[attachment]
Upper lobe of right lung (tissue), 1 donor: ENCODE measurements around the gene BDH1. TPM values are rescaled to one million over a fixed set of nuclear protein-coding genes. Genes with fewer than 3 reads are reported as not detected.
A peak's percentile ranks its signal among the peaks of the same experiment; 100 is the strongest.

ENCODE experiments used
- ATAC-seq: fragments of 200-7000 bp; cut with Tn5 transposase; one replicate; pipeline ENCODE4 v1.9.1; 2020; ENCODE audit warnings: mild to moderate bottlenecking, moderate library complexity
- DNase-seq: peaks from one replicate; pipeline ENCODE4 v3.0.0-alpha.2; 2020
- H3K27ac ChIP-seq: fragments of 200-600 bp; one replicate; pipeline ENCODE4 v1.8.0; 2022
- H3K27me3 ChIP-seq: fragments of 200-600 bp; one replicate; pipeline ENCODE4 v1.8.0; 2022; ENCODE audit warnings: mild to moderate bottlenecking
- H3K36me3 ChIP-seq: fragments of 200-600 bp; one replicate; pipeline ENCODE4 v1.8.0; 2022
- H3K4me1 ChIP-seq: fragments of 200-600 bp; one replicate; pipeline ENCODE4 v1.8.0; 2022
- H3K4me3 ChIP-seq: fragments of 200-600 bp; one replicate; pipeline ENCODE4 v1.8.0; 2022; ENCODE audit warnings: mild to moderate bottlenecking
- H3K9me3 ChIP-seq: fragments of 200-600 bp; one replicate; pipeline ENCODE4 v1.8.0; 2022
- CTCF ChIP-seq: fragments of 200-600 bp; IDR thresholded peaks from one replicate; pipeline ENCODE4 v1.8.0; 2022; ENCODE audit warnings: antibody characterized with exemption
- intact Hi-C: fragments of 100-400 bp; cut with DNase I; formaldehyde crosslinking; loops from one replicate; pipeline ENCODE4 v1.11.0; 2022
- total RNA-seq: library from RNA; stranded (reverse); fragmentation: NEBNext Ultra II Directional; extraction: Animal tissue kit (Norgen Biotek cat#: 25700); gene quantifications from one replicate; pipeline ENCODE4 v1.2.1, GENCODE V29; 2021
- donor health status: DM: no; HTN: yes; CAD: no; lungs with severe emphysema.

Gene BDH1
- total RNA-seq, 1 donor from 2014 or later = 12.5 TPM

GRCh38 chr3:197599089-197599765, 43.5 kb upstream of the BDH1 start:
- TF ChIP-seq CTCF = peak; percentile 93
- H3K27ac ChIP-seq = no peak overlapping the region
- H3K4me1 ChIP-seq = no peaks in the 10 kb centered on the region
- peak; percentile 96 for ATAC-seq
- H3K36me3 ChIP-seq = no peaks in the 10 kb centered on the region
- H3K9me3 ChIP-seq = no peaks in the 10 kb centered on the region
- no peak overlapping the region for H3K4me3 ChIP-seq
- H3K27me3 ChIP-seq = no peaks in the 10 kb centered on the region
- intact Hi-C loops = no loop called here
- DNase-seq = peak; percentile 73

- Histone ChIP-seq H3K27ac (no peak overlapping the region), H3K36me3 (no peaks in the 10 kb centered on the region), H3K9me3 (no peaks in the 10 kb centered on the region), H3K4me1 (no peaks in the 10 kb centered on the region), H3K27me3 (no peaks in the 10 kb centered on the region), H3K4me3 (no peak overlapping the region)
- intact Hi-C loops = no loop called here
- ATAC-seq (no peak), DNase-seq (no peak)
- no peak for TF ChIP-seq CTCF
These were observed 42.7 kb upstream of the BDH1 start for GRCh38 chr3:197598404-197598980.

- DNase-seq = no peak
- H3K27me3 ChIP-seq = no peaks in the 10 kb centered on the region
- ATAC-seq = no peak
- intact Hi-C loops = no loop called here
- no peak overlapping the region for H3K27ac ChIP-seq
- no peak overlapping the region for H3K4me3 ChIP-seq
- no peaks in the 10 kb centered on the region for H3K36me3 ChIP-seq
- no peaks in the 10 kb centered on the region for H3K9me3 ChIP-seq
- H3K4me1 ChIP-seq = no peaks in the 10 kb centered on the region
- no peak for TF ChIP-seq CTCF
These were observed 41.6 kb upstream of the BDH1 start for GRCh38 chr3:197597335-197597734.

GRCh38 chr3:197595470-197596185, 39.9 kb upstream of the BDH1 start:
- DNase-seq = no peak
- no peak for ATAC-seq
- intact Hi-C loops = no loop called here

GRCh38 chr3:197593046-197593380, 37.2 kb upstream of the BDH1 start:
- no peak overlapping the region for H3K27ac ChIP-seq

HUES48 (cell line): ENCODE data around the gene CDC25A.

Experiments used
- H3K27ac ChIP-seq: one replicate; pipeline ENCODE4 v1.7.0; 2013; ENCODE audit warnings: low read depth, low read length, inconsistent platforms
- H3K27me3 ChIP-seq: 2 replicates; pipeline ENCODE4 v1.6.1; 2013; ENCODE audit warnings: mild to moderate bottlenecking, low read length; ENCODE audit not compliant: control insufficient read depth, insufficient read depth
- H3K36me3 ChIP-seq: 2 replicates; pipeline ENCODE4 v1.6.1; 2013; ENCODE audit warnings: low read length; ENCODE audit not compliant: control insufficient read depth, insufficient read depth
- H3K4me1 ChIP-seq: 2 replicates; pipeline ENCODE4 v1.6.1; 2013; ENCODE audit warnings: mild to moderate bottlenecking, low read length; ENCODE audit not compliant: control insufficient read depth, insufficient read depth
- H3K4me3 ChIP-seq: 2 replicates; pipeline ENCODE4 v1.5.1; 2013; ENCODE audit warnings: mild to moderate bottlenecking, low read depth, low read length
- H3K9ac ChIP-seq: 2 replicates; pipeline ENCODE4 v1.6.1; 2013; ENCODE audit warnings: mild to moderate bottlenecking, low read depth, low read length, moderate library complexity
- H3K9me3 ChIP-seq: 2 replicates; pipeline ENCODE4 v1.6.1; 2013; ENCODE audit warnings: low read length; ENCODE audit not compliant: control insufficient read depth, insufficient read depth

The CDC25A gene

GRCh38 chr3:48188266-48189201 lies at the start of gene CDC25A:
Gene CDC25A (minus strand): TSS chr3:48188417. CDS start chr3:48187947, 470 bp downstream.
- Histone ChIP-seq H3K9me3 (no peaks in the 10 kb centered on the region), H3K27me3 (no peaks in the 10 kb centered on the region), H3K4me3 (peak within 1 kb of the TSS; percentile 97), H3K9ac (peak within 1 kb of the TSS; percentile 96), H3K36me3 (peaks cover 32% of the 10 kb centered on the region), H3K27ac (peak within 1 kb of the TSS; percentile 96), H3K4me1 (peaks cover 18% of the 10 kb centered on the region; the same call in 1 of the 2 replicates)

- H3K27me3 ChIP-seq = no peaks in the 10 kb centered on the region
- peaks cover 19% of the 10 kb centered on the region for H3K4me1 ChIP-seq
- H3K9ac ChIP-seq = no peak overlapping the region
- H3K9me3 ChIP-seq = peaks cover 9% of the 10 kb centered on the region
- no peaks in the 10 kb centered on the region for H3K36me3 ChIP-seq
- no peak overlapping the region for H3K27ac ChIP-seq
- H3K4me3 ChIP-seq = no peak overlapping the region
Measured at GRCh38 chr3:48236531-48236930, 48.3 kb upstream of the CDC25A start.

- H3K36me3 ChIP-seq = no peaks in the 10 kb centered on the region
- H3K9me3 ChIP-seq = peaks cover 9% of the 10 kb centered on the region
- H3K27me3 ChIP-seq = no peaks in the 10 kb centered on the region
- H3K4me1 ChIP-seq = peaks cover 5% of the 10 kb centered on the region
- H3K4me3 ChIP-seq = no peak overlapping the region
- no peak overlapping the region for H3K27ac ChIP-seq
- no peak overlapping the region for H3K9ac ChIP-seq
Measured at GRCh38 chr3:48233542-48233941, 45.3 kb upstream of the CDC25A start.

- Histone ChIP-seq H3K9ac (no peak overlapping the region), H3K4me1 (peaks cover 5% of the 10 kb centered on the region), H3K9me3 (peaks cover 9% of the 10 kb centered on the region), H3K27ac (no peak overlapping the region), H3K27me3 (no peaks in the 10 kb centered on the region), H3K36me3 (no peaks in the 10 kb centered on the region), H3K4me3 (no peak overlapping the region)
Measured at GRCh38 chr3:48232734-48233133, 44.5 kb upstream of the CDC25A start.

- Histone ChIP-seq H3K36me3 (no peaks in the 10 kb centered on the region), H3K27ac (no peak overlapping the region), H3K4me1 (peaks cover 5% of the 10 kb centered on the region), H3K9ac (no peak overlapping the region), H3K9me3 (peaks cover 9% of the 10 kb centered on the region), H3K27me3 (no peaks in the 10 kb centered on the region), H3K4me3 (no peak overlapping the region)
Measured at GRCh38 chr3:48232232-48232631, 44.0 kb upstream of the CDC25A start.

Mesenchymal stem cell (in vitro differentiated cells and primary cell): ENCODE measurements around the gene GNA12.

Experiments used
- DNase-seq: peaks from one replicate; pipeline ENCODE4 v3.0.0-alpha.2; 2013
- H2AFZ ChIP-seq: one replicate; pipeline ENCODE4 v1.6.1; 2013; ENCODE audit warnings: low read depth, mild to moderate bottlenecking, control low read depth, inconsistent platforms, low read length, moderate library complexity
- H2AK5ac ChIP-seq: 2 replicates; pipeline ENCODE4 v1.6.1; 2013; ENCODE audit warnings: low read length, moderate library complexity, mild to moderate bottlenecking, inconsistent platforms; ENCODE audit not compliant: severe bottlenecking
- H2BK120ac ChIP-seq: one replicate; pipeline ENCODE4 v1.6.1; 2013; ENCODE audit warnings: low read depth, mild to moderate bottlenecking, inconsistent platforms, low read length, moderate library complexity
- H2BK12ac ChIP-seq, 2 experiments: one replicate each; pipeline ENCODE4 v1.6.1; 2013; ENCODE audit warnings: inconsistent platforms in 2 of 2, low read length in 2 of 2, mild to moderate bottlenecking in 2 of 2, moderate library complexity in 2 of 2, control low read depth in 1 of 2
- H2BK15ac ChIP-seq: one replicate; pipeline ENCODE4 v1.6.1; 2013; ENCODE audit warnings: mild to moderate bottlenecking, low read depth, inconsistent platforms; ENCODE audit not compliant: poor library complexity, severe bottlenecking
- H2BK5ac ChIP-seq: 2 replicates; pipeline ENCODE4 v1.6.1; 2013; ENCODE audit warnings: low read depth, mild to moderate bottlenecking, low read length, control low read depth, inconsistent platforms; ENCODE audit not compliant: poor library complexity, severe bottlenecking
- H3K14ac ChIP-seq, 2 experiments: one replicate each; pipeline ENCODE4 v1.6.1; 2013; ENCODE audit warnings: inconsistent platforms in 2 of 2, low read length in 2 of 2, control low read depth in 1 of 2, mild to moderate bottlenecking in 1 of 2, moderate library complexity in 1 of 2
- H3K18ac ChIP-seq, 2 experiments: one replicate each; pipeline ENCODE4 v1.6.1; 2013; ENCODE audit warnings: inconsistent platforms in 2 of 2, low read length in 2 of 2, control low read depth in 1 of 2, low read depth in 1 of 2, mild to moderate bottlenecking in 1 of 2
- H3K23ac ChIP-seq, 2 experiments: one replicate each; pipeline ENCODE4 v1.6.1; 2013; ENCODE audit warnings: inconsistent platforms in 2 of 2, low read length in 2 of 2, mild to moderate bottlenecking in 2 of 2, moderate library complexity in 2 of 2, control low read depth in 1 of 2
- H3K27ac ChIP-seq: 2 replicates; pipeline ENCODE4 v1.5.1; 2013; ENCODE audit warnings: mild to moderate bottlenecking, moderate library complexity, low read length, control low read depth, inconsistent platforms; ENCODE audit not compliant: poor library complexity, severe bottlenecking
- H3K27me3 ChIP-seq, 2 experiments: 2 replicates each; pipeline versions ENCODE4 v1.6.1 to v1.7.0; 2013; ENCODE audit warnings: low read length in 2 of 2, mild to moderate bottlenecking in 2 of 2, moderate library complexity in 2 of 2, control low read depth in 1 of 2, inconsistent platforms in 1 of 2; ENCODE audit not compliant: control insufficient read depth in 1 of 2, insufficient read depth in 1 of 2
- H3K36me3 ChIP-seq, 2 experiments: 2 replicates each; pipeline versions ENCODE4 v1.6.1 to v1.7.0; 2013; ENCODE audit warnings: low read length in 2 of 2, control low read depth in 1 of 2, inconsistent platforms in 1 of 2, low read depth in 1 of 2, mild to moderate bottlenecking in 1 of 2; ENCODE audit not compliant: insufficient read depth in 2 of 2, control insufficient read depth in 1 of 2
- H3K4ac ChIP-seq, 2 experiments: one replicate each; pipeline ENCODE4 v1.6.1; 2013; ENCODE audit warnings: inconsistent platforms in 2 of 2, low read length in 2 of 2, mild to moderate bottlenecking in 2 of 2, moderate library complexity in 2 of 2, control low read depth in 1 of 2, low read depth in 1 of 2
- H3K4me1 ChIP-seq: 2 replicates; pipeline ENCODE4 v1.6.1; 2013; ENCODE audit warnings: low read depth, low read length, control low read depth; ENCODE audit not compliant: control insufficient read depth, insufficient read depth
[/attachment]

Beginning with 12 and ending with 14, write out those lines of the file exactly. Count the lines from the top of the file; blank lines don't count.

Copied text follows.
- CTCF ChIP-seq: fragments of 200-600 bp; IDR thresholded peaks from one replicate; pipeline ENCODE4 v1.8.0; 2022; ENCODE audit warnings: antibody characterized with exemption
- intact Hi-C: fragments of 100-400 bp; cut with DNase I; formaldehyde crosslinking; loops from one replicate; pipeline ENCODE4 v1.11.0; 2022
- total RNA-seq: library from RNA; stranded (reverse); fragmentation: NEBNext Ultra II Directional; extraction: Animal tissue kit (Norgen Biotek cat#: 25700); gene quantifications from one replicate; pipeline ENCODE4 v1.2.1, GENCODE V29; 2021